"Faith is the final frontier" of prejudice, according to the founder of Mitzvah Day

Mitzvah Day founder Laura Marks.

Mitzvah Day founder Laura Marks. - Credit: Yakir Zur

Faith groups have been at the forefront of community action during the coronavirus pandemic, but the founder of Mitzvah Day has warned that religious prejudice remains.

Laura Marks OBE was speaking on this week's Ham&High Podcast, referencing a recent report by the Woolf Institute, whose authors described religious prejudice as the “final frontier” for diversity, as people still appeared willing to express negative attitudes.

The Primrose Hill resident is chair of the Holocaust Memorial Day Trust and co-founder of Nisa-Nashim, a Jewish and Muslim women’s network, and is a member of the mayor of London’s Equality, Diversity and Inclusion Advisory Group.

In 2005 she founded Mitzvah Day, an annual Jewish day of community action, which she said is a structure "to allow people to come together".

"The reason it works, I believe, is because people want to do good," she said.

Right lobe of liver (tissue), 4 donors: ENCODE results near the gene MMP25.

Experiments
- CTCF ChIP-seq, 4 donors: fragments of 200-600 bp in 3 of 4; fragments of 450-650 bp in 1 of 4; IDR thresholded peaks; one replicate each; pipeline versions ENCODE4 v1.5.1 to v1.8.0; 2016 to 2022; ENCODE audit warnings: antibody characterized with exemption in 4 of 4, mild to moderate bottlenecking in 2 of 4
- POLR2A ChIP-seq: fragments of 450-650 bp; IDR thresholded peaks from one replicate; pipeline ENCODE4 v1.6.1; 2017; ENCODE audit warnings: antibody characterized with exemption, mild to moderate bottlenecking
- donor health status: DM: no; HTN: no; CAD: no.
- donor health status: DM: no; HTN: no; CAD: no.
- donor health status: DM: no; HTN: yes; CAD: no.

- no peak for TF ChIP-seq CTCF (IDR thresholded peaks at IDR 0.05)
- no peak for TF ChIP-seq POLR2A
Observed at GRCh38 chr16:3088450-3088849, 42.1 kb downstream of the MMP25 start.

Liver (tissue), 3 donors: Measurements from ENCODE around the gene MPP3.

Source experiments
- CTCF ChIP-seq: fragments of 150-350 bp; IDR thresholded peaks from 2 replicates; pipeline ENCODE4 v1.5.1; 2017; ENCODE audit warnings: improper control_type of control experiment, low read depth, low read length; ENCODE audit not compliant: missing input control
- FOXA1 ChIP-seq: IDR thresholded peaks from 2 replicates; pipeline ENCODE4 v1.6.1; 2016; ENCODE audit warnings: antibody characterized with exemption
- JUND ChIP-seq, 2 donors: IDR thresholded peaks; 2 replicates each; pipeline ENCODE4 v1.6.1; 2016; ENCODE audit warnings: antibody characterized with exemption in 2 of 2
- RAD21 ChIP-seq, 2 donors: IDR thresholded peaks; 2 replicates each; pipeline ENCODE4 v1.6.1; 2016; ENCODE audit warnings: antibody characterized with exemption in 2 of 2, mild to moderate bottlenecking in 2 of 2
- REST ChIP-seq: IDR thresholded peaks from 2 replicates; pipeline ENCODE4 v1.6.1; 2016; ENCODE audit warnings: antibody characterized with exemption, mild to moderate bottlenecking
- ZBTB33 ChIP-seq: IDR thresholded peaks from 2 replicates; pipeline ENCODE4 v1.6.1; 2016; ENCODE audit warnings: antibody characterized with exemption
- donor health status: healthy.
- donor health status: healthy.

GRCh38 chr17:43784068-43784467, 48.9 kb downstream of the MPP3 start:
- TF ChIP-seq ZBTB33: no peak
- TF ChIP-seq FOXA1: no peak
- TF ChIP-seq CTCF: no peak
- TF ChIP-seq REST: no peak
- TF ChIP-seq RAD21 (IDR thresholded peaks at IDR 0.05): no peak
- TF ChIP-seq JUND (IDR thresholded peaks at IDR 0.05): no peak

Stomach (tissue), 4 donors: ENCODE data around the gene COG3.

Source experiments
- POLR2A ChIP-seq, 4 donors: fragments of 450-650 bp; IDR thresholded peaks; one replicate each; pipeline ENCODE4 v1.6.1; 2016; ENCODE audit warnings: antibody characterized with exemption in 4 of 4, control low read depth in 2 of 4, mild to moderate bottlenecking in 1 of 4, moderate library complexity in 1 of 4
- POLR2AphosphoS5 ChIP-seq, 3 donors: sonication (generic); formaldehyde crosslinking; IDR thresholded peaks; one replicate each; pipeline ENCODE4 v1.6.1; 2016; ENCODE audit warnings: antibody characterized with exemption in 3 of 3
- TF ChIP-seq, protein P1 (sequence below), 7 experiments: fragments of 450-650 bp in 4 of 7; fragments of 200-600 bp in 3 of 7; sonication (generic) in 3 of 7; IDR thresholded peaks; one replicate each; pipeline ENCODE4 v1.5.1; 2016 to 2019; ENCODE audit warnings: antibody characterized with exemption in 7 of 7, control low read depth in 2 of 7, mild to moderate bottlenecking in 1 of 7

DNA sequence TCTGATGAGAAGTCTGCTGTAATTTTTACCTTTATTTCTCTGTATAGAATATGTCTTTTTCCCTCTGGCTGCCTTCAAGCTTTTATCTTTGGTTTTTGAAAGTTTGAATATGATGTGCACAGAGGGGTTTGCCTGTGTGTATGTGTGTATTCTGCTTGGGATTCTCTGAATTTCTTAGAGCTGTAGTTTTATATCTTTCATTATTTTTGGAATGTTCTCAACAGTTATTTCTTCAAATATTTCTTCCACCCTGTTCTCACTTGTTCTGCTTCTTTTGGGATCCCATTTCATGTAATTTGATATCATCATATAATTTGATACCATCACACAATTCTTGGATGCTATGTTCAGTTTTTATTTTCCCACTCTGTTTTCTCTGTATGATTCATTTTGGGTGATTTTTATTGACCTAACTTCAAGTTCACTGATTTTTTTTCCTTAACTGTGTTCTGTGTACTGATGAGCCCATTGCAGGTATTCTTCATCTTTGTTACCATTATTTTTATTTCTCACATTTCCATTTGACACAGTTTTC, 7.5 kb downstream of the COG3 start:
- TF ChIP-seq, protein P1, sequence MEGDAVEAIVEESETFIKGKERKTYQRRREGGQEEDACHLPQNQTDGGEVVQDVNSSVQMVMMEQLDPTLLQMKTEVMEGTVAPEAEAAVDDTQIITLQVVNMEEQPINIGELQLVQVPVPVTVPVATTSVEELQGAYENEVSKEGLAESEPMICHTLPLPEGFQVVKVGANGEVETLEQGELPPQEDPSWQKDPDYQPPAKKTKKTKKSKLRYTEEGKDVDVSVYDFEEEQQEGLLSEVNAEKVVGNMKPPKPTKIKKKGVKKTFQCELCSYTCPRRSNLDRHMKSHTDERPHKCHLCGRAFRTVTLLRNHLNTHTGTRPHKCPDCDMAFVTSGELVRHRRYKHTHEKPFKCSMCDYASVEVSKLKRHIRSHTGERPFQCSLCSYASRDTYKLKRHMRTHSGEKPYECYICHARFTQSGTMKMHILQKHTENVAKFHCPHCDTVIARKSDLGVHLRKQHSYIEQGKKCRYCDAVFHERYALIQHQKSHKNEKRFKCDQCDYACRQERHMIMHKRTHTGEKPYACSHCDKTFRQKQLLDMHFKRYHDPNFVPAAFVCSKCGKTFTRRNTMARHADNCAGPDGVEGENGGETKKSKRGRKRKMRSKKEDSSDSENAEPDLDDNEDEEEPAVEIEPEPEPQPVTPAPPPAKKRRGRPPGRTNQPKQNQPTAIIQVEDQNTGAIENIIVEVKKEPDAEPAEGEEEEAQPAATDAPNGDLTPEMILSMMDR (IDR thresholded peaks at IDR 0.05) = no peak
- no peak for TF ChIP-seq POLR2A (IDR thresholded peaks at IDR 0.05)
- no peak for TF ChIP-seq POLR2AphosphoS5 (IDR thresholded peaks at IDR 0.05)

"Most people are good people, they're normal people, they lead normal lives and if you ask them, of course what they want to do is to make the world a better place, but they don't know how."

READ MORE: Mitzvah Day volunteers have never made a bigger difference


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But despite the good done by faith groups, Laura said prejudice remains when it comes to religion, meaning those with faith often "leave it at the door" when going to work, for example.

"It's the one we haven't really addressed yet," she said. 

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"I think it's partly because a lot of people think that people who are of faith, whatever that means, are a bit weird. 

"And I think people are a bit wary: What does that mean? Does it mean that you're a radical? And does that mean that you're extreme? Does that mean that you are very conservative in your views?

"On the other hand, other people thinks it makes you fantastic: It means that you're at the forefront of social action and social justice, and caring for the lonely and caring for the homeless."

She said there is a polarisation in what people think about faith groups, but that most people's faith contributes to the common good.

"They are leading the way on things like loneliness. Look at loneliness," she said. "Loneliness is just a perfect example. Who knows more about loneliness in this country, during the pandemic, than the faith groups? Who's dealing with it more on a day-to-day basis? 

For the full interview, visit https://podfollow.com/hamhigh/ to subscribe to the Ham&High Podcast.

Ham&High Podcast.

Ham&High Podcast. - Credit: Archant

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